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Oil discoveries suggest Mexico's bet to open energy sector is paying off.

Source: DailyClimate

When Mexico gambled on ending decades of state control of its energy industry, officials said they hoped the move would promote investment and give the country access to technical expertise. That wager now appears to be paying off.

The government began auctioning off rights two years ago to drill in parts of the Gulf of Mexico. On Tuesday, an international consortium of energy companies said they had discovered a large oil field, and another firm said it had discovered more oil than expected in a separate area.

The overhaul of the Mexican oil and gas sector in recent years eventually ended the state energy company’s seven-decade domestic monopoly on exploration and production. The aim was to arrest years of declining oil output, blamed on a slow-moving public sector that lacked the technology to exploit opportunities in deep-sea drilling, or shale oil and gas.

The two announcements on Tuesday appeared to suggest that Mexico’s strategy, which was met with criticism when it was first pushed through, was succeeding.

The consortium, made up of Premier Oil of Britain, as well as Talos Energy of Texas and the Mexican company Sierra Oil and Gas, said that it had discovered a field containing more than one billion barrels of oil in shallow water 40 miles off the Mexican coast. Riverstone Holdings, an American private equity firm that specializes in energy investments, owns 45 percent of Talos Energy and 43 percent of Sierra Oil and Gas.

“This is the most important achievement” so far in Mexico’s overhaul, said Pablo Medina, a Houston-based analyst at the consulting firm Wood Mackenzie.

The companies won the rights to drill in the zone in 2015, during Mexico’s first auction of exploration rights.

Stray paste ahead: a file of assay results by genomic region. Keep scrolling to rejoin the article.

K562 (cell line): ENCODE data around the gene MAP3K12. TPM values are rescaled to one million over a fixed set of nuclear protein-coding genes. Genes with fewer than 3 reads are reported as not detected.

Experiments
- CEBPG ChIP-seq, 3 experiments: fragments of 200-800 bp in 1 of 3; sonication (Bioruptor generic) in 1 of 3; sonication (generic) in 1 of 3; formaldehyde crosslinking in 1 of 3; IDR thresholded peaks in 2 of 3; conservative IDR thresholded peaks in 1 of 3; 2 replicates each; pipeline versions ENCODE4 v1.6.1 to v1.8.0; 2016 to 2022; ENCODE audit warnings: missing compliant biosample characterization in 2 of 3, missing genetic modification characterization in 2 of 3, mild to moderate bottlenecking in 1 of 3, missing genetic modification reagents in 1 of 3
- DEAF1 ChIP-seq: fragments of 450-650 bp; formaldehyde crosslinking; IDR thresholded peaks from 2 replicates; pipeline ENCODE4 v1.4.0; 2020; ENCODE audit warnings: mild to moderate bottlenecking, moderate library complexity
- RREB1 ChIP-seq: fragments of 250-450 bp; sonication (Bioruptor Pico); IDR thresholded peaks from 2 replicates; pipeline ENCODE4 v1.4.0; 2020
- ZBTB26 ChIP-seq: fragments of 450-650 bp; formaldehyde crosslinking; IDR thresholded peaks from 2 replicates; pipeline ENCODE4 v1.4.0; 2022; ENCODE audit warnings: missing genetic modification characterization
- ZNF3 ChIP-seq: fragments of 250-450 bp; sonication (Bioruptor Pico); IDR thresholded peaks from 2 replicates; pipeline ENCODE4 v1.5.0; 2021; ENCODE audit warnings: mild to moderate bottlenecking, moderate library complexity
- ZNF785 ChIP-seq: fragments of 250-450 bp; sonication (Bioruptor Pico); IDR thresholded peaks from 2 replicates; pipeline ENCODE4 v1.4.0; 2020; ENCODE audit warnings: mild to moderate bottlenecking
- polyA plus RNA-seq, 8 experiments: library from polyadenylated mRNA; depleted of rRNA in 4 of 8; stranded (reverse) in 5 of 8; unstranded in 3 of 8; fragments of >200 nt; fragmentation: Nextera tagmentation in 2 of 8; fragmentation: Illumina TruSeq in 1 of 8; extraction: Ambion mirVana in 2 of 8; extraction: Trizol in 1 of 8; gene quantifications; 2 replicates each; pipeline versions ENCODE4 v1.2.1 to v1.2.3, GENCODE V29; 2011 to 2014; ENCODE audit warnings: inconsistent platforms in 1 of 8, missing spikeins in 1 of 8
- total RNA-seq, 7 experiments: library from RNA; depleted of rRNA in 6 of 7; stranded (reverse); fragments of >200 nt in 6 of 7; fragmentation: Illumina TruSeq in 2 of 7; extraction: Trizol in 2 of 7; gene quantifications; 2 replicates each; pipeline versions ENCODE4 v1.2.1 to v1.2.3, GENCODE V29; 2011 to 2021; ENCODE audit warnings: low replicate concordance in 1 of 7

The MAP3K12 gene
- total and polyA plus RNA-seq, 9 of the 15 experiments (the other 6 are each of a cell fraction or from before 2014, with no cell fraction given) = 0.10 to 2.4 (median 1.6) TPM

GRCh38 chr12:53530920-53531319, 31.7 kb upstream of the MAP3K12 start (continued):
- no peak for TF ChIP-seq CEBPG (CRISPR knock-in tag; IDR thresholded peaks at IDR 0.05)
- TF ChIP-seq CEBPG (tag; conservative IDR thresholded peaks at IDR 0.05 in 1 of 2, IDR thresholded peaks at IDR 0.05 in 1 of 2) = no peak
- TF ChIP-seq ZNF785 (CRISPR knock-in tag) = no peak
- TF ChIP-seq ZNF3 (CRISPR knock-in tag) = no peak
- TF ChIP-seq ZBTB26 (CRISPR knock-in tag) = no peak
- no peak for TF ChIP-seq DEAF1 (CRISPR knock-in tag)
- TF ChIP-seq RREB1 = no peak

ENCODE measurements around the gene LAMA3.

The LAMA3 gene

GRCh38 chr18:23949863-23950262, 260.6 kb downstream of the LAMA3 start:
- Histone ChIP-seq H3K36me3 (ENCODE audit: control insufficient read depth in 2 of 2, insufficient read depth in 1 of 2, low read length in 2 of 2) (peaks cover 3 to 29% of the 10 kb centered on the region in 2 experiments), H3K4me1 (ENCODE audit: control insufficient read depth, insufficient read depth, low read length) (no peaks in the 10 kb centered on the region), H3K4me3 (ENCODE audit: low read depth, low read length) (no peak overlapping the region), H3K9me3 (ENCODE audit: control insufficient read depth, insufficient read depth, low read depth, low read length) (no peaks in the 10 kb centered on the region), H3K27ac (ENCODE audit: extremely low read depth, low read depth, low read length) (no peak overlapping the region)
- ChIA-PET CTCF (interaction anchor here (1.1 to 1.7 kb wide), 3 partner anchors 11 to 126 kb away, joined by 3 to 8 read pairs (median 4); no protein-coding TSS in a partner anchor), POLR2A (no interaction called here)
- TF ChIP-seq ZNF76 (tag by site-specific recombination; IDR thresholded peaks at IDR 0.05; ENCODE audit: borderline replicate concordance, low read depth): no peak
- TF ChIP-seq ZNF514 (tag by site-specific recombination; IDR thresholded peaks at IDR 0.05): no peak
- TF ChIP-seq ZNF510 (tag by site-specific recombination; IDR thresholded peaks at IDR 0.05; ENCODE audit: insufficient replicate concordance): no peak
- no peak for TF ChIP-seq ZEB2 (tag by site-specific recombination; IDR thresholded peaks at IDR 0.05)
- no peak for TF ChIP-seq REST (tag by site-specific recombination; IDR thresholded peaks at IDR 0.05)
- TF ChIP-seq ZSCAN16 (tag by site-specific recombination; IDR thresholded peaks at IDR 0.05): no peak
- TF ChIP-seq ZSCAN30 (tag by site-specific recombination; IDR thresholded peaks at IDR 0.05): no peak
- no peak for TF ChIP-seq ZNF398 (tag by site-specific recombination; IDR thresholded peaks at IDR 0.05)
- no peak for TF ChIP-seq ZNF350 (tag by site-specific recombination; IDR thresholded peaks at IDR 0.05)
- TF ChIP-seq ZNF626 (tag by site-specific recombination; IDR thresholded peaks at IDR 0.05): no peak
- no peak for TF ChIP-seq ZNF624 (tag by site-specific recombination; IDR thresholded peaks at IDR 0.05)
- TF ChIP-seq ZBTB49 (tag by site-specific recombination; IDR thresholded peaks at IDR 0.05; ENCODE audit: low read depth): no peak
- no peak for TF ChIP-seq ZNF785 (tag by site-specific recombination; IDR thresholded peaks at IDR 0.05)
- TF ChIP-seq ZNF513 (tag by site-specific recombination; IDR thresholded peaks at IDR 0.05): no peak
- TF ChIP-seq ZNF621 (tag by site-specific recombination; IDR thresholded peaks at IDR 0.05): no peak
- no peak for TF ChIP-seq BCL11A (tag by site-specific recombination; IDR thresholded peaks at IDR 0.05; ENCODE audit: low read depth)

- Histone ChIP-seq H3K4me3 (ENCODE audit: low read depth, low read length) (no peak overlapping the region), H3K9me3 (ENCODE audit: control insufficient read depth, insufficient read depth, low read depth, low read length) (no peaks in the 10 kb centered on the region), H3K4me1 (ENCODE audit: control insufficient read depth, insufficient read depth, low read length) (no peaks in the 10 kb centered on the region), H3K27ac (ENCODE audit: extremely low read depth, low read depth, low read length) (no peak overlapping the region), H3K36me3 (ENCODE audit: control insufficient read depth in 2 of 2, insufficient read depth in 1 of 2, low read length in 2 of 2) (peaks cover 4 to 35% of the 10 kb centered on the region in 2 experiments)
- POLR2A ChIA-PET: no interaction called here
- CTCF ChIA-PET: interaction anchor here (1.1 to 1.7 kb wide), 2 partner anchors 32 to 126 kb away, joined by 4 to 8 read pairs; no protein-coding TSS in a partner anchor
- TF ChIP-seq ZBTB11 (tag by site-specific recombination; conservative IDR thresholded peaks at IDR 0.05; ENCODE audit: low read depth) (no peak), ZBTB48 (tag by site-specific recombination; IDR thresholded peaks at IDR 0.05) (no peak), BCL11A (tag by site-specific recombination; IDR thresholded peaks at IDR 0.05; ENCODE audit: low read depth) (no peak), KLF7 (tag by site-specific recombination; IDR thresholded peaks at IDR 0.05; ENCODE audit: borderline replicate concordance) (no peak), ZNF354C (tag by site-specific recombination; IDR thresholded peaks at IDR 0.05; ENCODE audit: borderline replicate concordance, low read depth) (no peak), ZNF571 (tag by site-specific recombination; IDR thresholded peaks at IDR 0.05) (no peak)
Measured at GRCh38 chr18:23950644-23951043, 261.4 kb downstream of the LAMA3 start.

In an interview, Alfredo A. Marti, a former BP executive who is now a Riverstone managing director, said that high-tech data processing indicated that the Mexican government’s estimates for the amount of oil in the field might have been too low.

But after drilling, he said, “we found that even our bullish expectations were conservative, and we have something much more interesting.”

Because of Mexico’s rich resources and proximity to the United States, Mr. Marti continued, “we think that over the next few decades, Mexico is going to be a very important source of growth in the oil and gas sector.”

Also on Tuesday, Eni, an Italian oil company, said a well recently drilled to test a previously announced discovery had shown that the trove also held more than one billion barrels of oil — much more than previously thought.

Eni’s chief executive, Claudio Descalzi, said in an interview that the oil would be cheap and easy to produce because it was in shallow water only a few miles from shore. He added that his company, which won the rights to explore the field in 2015, would keep drilling in the area and that the size of the find might grow.

“I imagine that after these big discoveries, the appetite of other companies will increase,” he said.

Oil companies have long eyed Mexico for exploration and production of energy, banking on the rich geology that has produced so much oil and gas in American waters in the Gulf of Mexico.

“Geologically it is part of the same big basin,” Tony Durrant, Premier’s chief executive, said in an interview.

Mr. Durrant said that while the American side was “completely pockmarked” with oil wells, the Mexican side was not as heavily drilled because the state-owned Petróleos Mexicanos, or Pemex, had long been the “only game in town.”

Last year, Mexico’s oil production averaged 2.5 million barrels per day, making it a midsize producer, comparable with Brazil or Venezuela. But output has been declining, and last year’s figure was more than a million barrels per day fewer than it was a decade earlier.

Those poor levels of production compelled the government to take on nationalist pressures and to bring in competitors to try to turn around one of the country’s most important industries.

But the timing of the overhaul coincided with a sharp fall in oil prices, which had been at more than $100 a barrel but are at about $48 a barrel now.

With companies chopping exploration budgets, interest in Mexico’s early auctions was muted, allowing companies like Eni and the consortium including Premier to pick up what are turning out to be gems.

Now, most major oil companies have acquired positions in Mexico. “After this discovery, it is going to be quite hot,” Mr. Durrant said.